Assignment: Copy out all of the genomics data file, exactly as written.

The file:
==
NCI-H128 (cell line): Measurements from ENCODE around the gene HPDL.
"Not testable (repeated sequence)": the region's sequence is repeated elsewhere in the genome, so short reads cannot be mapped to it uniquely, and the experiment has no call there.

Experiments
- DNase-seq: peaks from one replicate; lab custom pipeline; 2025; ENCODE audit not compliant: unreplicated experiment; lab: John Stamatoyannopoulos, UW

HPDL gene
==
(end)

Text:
NCI-H128 (cell line): Measurements from ENCODE around the gene HPDL.
"Not testable (repeated sequence)": the region's sequence is repeated elsewhere in the genome, so short reads cannot be mapped to it uniquely, and the experiment has no call there.

Experiments
- DNase-seq: peaks from one replicate; lab custom pipeline; 2025; ENCODE audit not compliant: unreplicated experiment; lab: John Stamatoyannopoulos, UW

HPDL gene